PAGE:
Navigate Up

Heart Center - A-Z Index

#
J
Q
X
Z

Print This Page

Factor II deficiency

Factor II deficiency is a blood clotting (coagulation) problem that occurs when there is a lack of a substance called prothrombin.

Alternative Names

Hypoprothrombinemia; Prothrombin deficiency

Causes

When you bleed, series of reactions take place in the body that help healthy blood clots form. This is called the coagulation cascade. The process involves special proteins called coagulation or clotting factors. You may have a higher chance of excess bleeding when one or more of these clotting factors are missing.

This disorder occurs when the body does not have enough an important blood clotting protein called factor II. The condition runs in families (inherited) and is very rare. Both parents must have the gene to pass the disorder to their children. A family history of a bleeding disorder can be a risk factor.

Blood clotting
Blood clotting

Most commonly, factor II deficiency is caused by:

  • Lack of vitamin K due to long-term use of antibiotics, bile duct obstruction , or poor absorption of vitamin K from the intestines. Some babies are born with vitamin K deficiency.
  • Use of drugs that prevent clotting (anticoagulants such as warfarin or Coumadin)

Symptoms

  • Abnormal bleeding after childbirth
  • Abnormal menstrual bleeding
  • Bleeding after surgery
  • Bleeding after trauma
  • Bruising
  • Nosebleeds
  • Umbilical cord bleeding at birth

Exams and Tests

Treatment

You can control blood loss by getting infusions of fresh or frozen plasma or concentrates of clotting factors into the blood. If a lack of vitamin K is causing the problem, you can take vitamin K by mouth, through injections under the skin, or through a vein (intravenously).

Knowing that you have a bleeding disorder helps the doctor can take extra care if you need surgery. It also lets you alert also tell other family members who may have the same problem.

Support Groups

You can ease the stress of illness by joining a support group [link 091-2204] where members share common experiences and problems.

Outlook (Prognosis)

The outcome can be good with proper treatment.

This is a life-long bleeding disorder if you inherit it the condition.

If it is caused by liver disease, the outcome depends on how well your liver problem can be treated.

Possible Complications

Severe bleeding, even into the brain, can occur.

When to Contact a Medical Professional

Get emergency treatment right away if you have unexplained or long-term blood loss, or if you can't control the bleeding.

Prevention

Genetic counseling may be helpful for disorders that start at birth (congenital). When a lack of vitamin K is the cause, using vitamin K can help.

References

Ragni MV. Hemorrhagic Disorders: Coagulation Factor Deficiencies. In: Goldman L, Schafer AI, eds. Goldman's Cecil Medicine. 24th ed. Philadelphia, PA: Saunders Elsevier; 2011:chap 177.

Gailani D, Neff AT. Rare coagulation factor deficiencies. In: Hoffman R, Benz EJ Jr, Silberstein LE, Heslop HE, Weitz JI, eds. Hematology: Basic Principles and Practice. 6th ed. Philadelphia, PA: Saunders Elsevier; 2012:chap 139.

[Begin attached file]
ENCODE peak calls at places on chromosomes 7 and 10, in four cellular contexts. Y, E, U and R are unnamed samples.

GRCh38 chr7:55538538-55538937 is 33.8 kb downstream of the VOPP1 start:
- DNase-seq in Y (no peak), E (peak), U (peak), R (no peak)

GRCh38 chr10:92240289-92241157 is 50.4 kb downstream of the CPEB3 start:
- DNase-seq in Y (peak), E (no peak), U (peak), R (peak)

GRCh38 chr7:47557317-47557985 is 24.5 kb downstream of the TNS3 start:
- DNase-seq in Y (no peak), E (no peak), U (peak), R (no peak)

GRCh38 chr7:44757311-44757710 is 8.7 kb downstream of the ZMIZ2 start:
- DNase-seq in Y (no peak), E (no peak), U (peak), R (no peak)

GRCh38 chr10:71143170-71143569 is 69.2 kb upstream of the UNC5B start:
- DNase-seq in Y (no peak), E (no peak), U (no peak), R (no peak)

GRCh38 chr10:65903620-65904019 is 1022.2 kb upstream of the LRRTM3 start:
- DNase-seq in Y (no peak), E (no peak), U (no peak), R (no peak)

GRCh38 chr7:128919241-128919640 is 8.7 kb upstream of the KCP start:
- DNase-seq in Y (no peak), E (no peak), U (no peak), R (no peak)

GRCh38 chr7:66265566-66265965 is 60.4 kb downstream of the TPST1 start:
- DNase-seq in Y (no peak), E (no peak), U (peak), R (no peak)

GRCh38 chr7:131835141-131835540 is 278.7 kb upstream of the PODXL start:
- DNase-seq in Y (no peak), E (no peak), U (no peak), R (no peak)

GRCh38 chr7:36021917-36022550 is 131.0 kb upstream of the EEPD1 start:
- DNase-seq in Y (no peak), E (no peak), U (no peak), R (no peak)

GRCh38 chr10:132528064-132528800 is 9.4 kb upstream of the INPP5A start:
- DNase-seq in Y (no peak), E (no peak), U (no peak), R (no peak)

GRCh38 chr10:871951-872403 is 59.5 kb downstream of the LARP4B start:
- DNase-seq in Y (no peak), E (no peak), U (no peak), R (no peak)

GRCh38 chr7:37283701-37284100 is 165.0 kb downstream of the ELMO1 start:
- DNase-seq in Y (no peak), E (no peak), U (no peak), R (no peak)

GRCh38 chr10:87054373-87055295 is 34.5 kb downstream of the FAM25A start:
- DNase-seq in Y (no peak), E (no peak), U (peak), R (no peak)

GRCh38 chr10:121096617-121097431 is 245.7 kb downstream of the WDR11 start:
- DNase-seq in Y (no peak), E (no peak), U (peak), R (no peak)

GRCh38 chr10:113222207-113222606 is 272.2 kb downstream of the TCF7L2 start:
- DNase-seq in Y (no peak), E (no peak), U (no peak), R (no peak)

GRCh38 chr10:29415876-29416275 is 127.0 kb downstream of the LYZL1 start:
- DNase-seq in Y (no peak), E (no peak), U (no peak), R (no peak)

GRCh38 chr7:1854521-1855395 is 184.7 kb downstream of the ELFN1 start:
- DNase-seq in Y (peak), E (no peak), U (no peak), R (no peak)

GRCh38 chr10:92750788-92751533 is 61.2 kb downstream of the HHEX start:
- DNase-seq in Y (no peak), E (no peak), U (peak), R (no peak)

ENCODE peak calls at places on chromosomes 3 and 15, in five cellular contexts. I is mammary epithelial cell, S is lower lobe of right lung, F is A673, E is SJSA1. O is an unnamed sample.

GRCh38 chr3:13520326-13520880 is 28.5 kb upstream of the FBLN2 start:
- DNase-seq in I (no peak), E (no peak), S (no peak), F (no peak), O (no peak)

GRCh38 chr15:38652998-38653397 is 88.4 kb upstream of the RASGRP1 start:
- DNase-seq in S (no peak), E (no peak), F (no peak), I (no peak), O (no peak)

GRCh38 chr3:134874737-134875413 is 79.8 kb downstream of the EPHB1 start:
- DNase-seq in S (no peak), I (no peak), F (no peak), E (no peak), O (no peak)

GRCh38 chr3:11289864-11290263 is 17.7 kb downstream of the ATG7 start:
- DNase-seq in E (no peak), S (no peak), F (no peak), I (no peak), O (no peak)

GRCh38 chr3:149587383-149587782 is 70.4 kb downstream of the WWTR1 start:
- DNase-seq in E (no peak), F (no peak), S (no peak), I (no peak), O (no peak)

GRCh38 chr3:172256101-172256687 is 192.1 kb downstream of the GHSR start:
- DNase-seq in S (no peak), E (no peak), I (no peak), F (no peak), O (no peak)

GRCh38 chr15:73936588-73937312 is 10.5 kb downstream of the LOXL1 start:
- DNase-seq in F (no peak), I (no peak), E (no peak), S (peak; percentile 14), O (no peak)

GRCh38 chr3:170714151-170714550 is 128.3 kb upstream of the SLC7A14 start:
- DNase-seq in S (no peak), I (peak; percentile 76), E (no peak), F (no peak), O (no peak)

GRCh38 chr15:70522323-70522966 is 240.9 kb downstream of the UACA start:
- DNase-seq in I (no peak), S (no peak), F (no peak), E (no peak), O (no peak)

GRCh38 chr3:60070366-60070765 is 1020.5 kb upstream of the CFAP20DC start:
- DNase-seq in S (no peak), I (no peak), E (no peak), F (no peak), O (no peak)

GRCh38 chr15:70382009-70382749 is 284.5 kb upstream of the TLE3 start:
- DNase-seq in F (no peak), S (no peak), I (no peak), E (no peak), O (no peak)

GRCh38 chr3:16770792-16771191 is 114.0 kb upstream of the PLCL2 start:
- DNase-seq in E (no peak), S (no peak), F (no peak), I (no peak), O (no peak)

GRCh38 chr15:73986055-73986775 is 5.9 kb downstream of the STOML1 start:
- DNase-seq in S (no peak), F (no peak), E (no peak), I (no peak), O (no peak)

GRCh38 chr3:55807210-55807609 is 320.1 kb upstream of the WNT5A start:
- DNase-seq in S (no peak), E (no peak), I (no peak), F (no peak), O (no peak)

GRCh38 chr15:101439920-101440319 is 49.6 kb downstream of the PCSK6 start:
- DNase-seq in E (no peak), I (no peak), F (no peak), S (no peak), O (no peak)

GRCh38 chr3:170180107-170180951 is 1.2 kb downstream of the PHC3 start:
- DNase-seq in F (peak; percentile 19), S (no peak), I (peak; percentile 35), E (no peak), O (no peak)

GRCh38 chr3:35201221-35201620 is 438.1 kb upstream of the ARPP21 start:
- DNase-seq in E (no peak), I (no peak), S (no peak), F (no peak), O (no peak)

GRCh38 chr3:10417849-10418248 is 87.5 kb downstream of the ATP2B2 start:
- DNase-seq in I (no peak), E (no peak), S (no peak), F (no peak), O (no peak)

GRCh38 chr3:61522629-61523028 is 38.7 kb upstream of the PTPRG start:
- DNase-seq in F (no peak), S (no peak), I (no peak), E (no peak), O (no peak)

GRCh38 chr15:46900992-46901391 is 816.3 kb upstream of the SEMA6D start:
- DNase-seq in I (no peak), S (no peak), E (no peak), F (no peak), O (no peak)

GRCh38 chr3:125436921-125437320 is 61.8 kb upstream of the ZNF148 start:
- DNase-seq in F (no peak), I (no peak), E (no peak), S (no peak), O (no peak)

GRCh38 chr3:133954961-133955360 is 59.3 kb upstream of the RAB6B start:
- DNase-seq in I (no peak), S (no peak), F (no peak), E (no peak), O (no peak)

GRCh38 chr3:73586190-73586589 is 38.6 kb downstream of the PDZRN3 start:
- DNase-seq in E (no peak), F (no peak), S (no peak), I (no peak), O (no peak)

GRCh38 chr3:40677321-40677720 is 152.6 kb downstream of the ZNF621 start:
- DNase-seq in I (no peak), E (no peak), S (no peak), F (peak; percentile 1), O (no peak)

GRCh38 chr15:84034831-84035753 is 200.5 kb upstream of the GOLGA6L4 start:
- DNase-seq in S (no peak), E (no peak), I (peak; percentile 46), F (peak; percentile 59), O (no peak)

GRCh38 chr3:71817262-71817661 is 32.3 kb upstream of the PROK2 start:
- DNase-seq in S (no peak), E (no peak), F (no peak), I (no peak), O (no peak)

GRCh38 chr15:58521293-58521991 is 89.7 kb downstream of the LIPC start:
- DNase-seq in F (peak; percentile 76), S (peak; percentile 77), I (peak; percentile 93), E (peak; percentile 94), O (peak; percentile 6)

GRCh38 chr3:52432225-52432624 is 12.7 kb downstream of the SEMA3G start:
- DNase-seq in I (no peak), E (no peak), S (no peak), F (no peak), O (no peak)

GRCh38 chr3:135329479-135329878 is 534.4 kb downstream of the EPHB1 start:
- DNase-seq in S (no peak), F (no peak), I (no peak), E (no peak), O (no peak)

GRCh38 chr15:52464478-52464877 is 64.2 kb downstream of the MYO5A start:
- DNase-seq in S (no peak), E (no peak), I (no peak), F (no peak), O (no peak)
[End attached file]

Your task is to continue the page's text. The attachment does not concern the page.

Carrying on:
Updated: 3/3/2013

Yi-Bin Chen, MD, Leukemia/Bone Marrow Transplant Program, Massachusetts General Hospital. Also reviewed by A.D.A.M. Health Solutions, Ebix, Inc., Editorial Team: David Zieve, MD, MHA, Bethanne Black, Stephanie Slon, and Nissi Wang.


©  UPMC | Affiliated with the University of Pittsburgh Schools of the Health Sciences
Supplemental content provided by A.D.A.M. Health Solutions. All rights reserved.

For help in finding a doctor or health service that suits your needs, call the UPMC Referral Service at 412-647-UPMC (8762) or 1-800-533-UPMC (8762). Select option 1.

UPMC is an equal opportunity employer. UPMC policy prohibits discrimination or harassment on the basis of race, color, religion, ancestry, national origin, age, sex, genetics, sexual orientation, marital status, familial status, disability, veteran status, or any other legally protected group status. Further, UPMC will continue to support and promote equal employment opportunity, human dignity, and racial, ethnic, and cultural diversity. This policy applies to admissions, employment, and access to and treatment in UPMC programs and activities. This commitment is made by UPMC in accordance with federal, state, and/or local laws and regulations.

Medical information made available on UPMC.com is not intended to be used as a substitute for professional medical advice, diagnosis, or treatment. You should not rely entirely on this information for your health care needs. Ask your own doctor or health care provider any specific medical questions that you have. Further, UPMC.com is not a tool to be used in the case of an emergency. If an emergency arises, you should seek appropriate emergency medical services.

For UPMC Mercy Patients: As a Catholic hospital, UPMC Mercy abides by the Ethical and Religious Directives for Catholic Health Care Services, as determined by the United States Conference of Catholic Bishops. As such, UPMC Mercy neither endorses nor provides medical practices and/or procedures that contradict the moral teachings of the Roman Catholic Church.

© UPMC
Pittsburgh, PA, USA UPMC.com